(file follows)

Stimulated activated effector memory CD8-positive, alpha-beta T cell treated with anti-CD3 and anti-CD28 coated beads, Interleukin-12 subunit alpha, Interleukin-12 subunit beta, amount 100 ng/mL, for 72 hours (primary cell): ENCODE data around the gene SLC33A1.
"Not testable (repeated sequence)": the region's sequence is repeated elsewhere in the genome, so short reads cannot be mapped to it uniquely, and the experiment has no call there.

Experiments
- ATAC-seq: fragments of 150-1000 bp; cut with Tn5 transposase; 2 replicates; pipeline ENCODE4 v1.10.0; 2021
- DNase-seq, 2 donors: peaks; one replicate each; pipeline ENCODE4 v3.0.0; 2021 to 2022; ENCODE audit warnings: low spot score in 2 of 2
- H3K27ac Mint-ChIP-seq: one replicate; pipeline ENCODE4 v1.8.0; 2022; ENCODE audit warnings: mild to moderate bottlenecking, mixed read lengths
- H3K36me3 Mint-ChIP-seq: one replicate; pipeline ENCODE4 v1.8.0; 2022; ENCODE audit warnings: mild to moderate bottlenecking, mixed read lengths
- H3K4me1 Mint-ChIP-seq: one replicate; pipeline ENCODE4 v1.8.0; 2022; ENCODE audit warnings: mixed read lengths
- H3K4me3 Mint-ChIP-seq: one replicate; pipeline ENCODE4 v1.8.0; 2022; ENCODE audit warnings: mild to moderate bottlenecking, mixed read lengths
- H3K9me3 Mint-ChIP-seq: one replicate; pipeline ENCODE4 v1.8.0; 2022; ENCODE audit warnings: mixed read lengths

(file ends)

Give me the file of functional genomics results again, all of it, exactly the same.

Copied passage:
Stimulated activated effector memory CD8-positive, alpha-beta T cell treated with anti-CD3 and anti-CD28 coated beads, Interleukin-12 subunit alpha, Interleukin-12 subunit beta, amount 100 ng/mL, for 72 hours (primary cell): ENCODE data around the gene SLC33A1.
"Not testable (repeated sequence)": the region's sequence is repeated elsewhere in the genome, so short reads cannot be mapped to it uniquely, and the experiment has no call there.

Experiments
- ATAC-seq: fragments of 150-1000 bp; cut with Tn5 transposase; 2 replicates; pipeline ENCODE4 v1.10.0; 2021
- DNase-seq, 2 donors: peaks; one replicate each; pipeline ENCODE4 v3.0.0; 2021 to 2022; ENCODE audit warnings: low spot score in 2 of 2
- H3K27ac Mint-ChIP-seq: one replicate; pipeline ENCODE4 v1.8.0; 2022; ENCODE audit warnings: mild to moderate bottlenecking, mixed read lengths
- H3K36me3 Mint-ChIP-seq: one replicate; pipeline ENCODE4 v1.8.0; 2022; ENCODE audit warnings: mild to moderate bottlenecking, mixed read lengths
- H3K4me1 Mint-ChIP-seq: one replicate; pipeline ENCODE4 v1.8.0; 2022; ENCODE audit warnings: mixed read lengths
- H3K4me3 Mint-ChIP-seq: one replicate; pipeline ENCODE4 v1.8.0; 2022; ENCODE audit warnings: mild to moderate bottlenecking, mixed read lengths
- H3K9me3 Mint-ChIP-seq: one replicate; pipeline ENCODE4 v1.8.0; 2022; ENCODE audit warnings: mixed read lengths